How to avoid being a victim of mortgage fraud
Mortgage Fraud continues to be an issue of concern for the real estate industry and the public.
As a regulatory body, RECO addresses mortgage fraud through education, investigative activities to ensure compliance, collaboration with organizations concerned about mortgage fraud and legal/statutory activities to impose disciplinary action on registrants found to have participated in mortgage fraud.
Mortgage fraud is a criminal act, and while RECO has no jurisdiction to prosecute under the Criminal Code of Canada, the Real Estate and Business Brokers Act, 2002 gives RECO the power to investigate criminal offences that are relevant to a person’s fitness for registration under the Act. The Registrar’s position is that any registrant proven to have knowingly participated in mortgage fraud faces losing their registration. It should be noted that some registrants alleged to have participated in mortgage fraud voluntarily terminated their registration.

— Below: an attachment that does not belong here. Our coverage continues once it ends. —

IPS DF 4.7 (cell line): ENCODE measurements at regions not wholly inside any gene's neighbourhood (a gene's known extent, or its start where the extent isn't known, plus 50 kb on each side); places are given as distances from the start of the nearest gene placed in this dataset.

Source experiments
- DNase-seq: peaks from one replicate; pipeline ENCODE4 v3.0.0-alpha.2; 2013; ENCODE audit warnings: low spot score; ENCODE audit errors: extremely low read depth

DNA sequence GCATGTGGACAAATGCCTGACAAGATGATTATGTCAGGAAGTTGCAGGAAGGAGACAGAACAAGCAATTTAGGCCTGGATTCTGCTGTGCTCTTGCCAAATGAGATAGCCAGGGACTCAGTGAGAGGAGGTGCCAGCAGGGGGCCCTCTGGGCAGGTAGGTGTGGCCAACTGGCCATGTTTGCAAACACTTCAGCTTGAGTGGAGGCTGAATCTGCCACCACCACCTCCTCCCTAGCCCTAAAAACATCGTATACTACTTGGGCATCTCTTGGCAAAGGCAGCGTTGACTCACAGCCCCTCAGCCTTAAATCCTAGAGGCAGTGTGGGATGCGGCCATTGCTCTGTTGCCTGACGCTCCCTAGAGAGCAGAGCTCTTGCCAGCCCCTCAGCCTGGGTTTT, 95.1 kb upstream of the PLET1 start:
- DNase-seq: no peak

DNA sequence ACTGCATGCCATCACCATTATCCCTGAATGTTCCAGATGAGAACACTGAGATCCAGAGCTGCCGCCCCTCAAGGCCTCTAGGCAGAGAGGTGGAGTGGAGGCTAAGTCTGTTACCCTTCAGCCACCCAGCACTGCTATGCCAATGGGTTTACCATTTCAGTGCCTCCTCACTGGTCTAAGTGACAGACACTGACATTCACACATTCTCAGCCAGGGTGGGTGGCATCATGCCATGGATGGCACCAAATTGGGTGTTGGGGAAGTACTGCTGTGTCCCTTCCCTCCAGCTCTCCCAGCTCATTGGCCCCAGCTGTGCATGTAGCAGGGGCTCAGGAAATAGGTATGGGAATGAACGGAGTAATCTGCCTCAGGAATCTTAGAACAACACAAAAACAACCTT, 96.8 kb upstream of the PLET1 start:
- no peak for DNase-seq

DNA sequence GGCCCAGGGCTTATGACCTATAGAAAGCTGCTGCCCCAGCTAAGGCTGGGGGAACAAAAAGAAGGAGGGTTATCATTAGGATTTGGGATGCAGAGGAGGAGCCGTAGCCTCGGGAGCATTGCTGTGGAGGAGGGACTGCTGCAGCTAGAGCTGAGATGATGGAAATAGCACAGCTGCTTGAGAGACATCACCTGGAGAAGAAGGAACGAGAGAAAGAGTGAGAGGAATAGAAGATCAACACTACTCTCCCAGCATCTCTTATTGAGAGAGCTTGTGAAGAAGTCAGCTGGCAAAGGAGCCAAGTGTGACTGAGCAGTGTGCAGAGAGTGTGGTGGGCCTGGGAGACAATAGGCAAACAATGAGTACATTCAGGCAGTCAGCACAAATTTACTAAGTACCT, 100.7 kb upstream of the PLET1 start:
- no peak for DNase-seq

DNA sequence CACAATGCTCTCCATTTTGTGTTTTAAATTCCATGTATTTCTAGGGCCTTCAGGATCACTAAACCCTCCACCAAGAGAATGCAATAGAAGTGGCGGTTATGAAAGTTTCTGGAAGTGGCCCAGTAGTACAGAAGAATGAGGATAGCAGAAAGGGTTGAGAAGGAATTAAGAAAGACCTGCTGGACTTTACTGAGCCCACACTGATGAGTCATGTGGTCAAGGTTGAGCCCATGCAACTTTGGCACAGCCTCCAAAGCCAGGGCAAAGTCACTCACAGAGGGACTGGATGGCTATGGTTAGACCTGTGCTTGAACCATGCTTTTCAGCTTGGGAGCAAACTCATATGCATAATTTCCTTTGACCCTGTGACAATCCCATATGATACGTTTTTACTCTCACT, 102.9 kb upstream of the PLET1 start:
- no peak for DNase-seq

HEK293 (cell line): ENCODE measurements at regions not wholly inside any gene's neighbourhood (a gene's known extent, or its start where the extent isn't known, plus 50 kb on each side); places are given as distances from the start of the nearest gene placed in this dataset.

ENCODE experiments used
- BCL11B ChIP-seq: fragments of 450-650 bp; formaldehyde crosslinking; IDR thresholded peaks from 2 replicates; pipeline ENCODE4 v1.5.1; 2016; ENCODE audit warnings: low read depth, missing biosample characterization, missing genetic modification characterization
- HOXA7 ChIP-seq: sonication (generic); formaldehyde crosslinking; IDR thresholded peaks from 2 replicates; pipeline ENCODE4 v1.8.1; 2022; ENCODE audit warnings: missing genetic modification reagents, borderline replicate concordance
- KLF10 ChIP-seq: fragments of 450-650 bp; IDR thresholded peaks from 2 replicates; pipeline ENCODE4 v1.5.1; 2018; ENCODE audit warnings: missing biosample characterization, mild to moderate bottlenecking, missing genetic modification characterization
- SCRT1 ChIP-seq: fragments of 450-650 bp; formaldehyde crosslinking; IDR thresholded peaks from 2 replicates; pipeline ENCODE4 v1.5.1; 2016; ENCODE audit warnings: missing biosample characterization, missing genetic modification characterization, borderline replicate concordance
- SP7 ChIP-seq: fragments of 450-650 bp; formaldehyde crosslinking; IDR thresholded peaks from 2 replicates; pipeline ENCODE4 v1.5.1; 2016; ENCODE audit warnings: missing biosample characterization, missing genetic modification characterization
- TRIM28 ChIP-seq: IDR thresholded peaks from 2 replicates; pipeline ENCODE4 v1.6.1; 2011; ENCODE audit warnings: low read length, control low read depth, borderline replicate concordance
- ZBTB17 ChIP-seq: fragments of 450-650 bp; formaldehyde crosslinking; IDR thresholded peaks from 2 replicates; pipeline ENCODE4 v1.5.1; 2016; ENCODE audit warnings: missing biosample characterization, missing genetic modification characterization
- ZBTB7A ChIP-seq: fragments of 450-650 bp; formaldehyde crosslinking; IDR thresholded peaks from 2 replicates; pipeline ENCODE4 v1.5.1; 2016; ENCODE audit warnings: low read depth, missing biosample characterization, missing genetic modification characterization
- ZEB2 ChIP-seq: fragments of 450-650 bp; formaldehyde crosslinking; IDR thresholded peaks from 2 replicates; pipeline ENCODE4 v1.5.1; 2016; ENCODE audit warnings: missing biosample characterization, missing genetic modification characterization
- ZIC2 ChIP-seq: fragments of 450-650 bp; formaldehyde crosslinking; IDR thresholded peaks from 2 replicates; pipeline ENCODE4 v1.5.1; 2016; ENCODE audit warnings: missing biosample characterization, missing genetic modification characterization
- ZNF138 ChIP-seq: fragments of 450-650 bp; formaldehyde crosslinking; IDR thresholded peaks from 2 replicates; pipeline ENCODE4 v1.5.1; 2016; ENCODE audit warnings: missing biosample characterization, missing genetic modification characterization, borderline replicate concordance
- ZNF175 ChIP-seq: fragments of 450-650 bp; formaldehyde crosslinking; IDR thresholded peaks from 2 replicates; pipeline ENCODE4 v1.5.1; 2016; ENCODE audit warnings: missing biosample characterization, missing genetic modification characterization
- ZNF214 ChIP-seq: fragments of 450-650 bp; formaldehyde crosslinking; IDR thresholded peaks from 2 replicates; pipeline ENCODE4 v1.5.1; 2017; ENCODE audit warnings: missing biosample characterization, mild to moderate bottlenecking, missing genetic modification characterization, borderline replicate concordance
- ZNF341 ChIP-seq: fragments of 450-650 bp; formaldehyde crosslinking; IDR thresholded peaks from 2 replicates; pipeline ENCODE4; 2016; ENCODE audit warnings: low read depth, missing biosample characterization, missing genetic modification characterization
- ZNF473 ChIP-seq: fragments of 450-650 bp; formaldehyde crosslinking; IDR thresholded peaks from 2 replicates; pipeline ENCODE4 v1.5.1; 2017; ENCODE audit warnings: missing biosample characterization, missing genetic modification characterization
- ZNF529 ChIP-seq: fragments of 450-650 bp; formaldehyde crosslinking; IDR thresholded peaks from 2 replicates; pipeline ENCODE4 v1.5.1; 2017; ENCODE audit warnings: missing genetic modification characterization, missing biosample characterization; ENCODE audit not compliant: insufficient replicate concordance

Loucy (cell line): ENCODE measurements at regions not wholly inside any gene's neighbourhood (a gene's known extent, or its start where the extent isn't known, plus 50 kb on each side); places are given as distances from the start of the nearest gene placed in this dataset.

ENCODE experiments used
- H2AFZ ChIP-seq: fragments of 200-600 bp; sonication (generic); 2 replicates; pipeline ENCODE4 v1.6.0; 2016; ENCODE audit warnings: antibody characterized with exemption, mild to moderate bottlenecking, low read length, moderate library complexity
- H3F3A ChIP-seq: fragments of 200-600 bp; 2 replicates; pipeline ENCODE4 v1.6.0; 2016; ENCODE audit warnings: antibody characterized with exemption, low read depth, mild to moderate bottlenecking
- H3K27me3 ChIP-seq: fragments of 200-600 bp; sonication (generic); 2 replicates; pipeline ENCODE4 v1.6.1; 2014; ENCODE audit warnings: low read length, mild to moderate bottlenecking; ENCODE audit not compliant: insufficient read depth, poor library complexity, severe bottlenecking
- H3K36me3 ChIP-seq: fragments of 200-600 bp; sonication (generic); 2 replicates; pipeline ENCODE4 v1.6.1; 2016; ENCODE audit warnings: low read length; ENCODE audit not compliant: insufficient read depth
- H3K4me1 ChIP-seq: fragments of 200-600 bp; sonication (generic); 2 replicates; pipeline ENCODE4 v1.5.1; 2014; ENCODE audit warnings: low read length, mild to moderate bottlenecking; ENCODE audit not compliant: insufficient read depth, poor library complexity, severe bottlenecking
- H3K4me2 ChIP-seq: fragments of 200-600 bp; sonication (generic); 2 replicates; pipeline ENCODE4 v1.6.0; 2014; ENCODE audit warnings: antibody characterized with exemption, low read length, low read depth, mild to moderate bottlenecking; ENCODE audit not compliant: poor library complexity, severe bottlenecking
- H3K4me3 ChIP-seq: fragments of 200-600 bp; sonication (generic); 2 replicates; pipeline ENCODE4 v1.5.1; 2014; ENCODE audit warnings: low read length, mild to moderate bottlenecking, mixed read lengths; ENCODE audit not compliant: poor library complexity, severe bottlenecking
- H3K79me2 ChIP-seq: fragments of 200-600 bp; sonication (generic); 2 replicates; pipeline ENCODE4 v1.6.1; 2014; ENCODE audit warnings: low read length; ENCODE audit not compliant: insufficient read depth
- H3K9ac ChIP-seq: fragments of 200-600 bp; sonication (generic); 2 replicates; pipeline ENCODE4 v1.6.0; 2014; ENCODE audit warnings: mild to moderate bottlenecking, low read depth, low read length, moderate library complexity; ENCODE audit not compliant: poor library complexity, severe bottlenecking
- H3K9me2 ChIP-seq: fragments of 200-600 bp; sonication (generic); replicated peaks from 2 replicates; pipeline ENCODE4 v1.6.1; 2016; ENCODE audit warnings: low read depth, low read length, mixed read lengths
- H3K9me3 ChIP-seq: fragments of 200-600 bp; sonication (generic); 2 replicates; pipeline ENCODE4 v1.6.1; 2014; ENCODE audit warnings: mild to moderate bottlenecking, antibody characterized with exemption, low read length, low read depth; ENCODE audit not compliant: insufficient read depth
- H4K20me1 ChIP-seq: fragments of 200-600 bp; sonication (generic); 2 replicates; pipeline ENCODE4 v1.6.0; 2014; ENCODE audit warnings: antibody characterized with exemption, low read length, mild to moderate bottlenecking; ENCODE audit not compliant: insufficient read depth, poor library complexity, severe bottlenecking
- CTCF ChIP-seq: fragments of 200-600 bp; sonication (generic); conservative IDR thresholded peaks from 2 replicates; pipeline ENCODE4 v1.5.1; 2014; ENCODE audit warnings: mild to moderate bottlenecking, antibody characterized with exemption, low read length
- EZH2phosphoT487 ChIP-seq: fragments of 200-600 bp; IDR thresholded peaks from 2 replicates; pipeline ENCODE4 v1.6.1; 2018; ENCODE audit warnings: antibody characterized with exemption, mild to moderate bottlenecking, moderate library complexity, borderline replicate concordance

In order to effectively combat mortgage fraud, it needs to be addressed by all parties involved in the real estate transaction. Organizations such as the Law Society of Upper Canada, the Canadian Association of Accredited Mortgage Professionals and other real estate regulatory bodies are active in combating mortgage fraud either by releasing educational information or through collaborative efforts.
Avoid being an unwitting participant in mortgage fraud. Be suspicious of situations where you are:
- Asked to inflate (overstate) your income on a mortgage application, indicate you plan to live in a property being purchased as a rental property or provide other false statements.
- Asked to sign documents that contain blanks or asked not to complete certain sections of a form or document.
- Offered a fee for the use of your name and credit information.
- Discouraged from visiting the property, having the property appraised or inspecting the property you are purchasing.
Finally, if it sounds “too good to be true” it probably is.